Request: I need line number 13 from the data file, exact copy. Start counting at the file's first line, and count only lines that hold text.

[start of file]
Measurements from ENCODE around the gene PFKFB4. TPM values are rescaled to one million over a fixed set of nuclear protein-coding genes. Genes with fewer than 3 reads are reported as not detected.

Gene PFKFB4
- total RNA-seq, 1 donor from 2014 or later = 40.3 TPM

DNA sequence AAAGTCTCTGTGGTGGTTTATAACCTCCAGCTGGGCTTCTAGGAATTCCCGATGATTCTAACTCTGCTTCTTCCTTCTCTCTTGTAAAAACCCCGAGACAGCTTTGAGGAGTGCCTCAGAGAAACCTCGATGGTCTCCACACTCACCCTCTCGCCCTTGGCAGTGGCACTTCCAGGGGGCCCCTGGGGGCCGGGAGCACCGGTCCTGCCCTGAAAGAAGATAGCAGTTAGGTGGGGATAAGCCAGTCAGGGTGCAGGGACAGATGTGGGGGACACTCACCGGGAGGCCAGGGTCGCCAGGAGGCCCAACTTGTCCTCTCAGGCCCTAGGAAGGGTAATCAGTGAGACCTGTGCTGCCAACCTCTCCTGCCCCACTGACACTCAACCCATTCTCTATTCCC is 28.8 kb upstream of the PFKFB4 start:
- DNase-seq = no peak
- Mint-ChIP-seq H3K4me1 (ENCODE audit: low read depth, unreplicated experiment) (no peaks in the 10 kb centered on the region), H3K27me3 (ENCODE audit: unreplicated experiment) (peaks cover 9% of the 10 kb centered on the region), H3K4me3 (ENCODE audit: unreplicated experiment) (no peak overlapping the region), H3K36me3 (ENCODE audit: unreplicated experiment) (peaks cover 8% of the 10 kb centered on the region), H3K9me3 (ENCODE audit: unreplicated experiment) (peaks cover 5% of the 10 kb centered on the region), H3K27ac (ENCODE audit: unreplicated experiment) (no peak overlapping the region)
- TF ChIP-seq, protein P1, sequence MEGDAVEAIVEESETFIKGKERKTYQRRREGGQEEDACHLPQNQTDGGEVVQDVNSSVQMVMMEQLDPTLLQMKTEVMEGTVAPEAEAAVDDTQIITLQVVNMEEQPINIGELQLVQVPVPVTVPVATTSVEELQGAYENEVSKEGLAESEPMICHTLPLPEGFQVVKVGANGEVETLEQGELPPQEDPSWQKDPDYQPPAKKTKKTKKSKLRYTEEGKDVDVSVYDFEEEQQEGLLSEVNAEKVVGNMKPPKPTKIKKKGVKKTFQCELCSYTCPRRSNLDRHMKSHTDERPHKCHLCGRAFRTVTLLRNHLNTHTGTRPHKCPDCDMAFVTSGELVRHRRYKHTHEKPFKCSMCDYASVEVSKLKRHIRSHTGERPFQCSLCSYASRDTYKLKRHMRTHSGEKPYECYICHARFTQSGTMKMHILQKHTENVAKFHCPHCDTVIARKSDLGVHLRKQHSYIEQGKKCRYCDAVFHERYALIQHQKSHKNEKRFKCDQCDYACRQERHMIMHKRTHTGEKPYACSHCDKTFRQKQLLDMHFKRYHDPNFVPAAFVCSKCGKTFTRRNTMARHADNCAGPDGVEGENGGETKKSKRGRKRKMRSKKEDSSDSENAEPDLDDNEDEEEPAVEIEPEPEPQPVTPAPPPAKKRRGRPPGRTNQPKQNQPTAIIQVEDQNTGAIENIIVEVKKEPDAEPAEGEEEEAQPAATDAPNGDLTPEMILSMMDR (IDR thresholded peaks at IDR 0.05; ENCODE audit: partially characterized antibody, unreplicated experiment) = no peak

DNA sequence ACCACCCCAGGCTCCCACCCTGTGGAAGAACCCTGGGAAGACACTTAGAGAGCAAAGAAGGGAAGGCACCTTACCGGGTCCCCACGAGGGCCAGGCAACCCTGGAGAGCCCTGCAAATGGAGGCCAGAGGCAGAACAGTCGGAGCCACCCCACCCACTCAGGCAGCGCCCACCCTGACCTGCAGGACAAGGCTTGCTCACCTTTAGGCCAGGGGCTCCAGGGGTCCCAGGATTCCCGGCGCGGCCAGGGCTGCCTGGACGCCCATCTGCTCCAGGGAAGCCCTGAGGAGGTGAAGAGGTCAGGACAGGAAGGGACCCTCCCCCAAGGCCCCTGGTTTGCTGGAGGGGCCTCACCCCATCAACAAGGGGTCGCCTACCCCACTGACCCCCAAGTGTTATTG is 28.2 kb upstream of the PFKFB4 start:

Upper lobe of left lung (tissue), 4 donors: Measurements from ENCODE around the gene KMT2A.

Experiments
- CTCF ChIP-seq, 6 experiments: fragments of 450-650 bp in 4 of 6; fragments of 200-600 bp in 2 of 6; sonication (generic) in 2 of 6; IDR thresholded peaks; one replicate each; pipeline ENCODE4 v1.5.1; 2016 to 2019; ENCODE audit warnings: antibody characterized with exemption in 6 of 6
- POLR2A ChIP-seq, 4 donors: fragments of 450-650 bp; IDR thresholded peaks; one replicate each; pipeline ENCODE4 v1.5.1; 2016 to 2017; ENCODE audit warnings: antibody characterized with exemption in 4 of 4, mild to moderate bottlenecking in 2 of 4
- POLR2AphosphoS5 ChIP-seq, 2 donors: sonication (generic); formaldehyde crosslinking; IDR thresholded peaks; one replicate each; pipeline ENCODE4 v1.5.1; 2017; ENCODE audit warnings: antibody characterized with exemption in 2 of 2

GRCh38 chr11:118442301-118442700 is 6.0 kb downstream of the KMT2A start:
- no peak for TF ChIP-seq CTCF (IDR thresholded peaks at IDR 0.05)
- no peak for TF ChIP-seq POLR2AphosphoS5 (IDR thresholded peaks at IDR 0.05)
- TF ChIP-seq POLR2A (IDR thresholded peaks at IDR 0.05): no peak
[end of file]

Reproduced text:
- POLR2AphosphoS5 ChIP-seq, 2 donors: sonication (generic); formaldehyde crosslinking; IDR thresholded peaks; one replicate each; pipeline ENCODE4 v1.5.1; 2017; ENCODE audit warnings: antibody characterized with exemption in 2 of 2